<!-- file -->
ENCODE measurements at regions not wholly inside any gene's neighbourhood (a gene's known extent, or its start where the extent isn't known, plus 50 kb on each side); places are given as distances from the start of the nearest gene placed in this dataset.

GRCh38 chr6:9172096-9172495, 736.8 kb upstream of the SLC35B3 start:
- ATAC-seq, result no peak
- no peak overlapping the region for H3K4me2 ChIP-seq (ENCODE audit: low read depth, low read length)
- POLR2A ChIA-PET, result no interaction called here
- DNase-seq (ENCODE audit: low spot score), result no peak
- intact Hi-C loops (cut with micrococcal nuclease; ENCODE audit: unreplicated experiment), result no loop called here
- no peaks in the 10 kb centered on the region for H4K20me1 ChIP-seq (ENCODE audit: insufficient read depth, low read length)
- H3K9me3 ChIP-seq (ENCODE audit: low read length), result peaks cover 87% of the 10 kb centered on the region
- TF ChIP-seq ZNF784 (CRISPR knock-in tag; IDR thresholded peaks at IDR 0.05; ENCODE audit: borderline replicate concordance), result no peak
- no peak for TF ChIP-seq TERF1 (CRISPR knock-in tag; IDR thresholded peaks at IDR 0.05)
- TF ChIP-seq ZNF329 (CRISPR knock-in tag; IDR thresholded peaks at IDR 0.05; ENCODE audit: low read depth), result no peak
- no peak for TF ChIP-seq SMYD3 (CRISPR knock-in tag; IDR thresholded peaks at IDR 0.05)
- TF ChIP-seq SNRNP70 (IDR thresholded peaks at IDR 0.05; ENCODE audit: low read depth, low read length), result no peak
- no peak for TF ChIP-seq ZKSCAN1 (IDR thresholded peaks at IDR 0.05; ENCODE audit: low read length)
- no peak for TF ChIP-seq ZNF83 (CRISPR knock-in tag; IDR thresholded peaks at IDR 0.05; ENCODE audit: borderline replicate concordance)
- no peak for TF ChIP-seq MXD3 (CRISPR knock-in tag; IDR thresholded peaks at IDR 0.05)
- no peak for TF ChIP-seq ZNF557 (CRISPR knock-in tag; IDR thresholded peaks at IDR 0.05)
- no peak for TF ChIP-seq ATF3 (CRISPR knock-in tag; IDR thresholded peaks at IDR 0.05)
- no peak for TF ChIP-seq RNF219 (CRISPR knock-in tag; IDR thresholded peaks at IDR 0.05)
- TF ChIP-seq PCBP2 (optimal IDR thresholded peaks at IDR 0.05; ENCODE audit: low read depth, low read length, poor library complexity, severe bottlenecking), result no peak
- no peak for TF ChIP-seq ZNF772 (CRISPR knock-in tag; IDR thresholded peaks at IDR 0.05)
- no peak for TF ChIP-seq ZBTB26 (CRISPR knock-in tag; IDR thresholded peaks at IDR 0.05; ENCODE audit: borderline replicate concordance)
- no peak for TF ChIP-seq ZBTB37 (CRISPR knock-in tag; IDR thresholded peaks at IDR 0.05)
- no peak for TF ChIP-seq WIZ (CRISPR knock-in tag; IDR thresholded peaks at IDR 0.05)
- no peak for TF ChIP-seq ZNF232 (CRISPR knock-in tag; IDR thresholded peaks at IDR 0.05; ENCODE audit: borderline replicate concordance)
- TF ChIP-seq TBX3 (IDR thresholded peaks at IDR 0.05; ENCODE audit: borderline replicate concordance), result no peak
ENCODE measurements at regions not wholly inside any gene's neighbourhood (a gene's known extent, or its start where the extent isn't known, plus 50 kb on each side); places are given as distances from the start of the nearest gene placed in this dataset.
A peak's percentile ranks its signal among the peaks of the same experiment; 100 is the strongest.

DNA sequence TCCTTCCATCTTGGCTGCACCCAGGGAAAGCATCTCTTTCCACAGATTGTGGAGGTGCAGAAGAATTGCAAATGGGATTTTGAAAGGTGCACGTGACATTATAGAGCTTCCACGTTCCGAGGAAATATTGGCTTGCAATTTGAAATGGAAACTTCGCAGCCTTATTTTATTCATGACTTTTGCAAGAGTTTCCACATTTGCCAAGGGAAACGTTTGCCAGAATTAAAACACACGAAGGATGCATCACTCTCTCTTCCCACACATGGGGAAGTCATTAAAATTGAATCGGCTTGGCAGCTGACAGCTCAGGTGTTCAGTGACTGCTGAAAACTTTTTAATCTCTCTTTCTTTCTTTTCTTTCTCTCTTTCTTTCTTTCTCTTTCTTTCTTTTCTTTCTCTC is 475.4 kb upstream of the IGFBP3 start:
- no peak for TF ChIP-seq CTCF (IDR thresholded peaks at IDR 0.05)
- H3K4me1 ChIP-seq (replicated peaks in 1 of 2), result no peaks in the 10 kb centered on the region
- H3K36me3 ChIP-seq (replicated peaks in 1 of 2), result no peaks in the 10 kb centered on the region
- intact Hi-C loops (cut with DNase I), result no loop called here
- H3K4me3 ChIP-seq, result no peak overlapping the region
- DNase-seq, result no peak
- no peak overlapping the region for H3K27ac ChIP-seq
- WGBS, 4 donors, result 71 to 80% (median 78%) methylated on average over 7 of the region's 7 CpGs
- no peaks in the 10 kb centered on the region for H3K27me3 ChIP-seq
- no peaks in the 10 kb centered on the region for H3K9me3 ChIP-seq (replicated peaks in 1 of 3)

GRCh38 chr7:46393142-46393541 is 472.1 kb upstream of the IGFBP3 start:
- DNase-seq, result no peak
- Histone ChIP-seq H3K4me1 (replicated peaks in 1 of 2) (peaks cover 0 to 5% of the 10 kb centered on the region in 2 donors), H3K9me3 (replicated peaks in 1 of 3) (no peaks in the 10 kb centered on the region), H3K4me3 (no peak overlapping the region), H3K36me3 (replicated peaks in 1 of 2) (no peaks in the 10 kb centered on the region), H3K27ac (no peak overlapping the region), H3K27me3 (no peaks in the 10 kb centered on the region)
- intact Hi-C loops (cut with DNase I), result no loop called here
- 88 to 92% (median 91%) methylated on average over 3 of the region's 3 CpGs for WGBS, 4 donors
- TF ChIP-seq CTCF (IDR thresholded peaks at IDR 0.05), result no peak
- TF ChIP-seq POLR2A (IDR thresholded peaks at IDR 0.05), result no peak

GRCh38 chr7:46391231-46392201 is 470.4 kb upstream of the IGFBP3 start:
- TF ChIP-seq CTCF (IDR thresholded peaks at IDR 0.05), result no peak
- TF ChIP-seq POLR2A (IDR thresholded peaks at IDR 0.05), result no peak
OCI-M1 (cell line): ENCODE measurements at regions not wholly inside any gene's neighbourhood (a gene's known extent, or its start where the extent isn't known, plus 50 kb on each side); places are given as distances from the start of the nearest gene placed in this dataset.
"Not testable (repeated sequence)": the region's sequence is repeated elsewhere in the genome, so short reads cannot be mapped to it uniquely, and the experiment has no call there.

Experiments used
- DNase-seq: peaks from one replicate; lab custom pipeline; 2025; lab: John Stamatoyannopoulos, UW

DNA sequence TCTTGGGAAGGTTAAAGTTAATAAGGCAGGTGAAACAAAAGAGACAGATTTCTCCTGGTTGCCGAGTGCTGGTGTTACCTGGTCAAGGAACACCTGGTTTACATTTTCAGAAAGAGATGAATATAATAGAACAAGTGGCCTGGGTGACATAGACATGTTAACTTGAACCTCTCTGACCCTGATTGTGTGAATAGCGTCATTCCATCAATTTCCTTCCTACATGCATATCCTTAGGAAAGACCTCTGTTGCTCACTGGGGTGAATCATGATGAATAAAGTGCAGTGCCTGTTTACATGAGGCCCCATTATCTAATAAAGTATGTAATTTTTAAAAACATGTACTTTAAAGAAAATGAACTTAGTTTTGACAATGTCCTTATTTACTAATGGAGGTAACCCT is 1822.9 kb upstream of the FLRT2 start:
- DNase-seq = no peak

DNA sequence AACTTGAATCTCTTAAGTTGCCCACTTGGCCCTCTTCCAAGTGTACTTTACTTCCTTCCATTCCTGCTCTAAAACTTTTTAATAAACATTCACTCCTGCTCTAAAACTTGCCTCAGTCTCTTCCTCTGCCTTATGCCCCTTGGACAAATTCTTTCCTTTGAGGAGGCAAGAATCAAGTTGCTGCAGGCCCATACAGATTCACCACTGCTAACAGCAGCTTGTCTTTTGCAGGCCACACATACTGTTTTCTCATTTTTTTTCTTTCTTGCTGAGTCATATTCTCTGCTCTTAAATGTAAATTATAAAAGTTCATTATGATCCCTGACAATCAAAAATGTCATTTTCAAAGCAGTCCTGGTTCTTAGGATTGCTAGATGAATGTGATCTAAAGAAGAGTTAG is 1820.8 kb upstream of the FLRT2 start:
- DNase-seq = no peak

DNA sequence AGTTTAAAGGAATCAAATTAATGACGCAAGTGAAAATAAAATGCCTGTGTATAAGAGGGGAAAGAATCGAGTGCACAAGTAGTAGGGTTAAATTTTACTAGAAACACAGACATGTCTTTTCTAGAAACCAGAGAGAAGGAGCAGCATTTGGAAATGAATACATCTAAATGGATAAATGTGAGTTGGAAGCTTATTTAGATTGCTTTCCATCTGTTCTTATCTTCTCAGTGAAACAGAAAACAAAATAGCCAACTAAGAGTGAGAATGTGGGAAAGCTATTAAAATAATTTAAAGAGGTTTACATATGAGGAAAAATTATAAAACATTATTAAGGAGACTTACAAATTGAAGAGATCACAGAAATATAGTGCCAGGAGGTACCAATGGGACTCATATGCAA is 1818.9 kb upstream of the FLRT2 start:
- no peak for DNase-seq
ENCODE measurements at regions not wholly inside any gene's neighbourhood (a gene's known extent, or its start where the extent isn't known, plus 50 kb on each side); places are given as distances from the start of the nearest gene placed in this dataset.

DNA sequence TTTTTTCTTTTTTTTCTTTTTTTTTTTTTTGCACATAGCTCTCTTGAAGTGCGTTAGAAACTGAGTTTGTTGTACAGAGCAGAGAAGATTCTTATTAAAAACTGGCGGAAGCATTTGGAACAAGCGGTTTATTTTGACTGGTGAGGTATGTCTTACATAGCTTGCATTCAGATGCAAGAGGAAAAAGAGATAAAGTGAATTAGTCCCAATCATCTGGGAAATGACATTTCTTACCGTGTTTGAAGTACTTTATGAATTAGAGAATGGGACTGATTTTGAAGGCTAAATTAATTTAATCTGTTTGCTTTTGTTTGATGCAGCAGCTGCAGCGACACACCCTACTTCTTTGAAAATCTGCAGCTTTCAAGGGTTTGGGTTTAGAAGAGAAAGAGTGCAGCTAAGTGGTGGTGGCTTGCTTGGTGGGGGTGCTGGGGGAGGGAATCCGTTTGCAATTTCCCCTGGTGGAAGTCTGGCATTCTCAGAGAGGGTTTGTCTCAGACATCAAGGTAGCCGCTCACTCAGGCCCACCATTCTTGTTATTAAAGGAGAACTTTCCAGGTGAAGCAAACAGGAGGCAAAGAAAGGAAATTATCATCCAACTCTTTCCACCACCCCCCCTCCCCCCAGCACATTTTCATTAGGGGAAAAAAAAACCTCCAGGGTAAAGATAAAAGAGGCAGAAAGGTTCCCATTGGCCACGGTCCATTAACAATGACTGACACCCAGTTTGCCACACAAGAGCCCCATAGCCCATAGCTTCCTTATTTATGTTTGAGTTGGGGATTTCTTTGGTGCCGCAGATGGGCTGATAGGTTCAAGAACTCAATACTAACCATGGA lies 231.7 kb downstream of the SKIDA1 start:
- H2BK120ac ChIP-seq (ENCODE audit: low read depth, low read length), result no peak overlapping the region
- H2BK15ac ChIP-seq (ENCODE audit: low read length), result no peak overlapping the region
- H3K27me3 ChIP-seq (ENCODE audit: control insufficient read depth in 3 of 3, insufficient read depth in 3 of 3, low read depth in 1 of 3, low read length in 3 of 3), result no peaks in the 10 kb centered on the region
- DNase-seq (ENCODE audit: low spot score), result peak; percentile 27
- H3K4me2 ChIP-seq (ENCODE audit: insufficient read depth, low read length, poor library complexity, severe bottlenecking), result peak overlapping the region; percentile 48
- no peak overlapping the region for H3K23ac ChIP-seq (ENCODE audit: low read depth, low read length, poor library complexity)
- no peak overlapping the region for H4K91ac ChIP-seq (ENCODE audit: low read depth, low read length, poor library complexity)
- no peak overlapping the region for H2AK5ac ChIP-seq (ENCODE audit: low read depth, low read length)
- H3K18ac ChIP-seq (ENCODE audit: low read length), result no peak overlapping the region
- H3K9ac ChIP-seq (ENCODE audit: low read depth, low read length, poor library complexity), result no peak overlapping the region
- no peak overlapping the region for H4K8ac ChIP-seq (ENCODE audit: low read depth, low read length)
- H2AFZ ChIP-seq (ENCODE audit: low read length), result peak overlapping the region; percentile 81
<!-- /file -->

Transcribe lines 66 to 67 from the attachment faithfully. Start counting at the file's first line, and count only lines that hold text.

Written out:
- DNase-seq (ENCODE audit: low spot score), result peak; percentile 27
- H3K4me2 ChIP-seq (ENCODE audit: insufficient read depth, low read length, poor library complexity, severe bottlenecking), result peak overlapping the region; percentile 48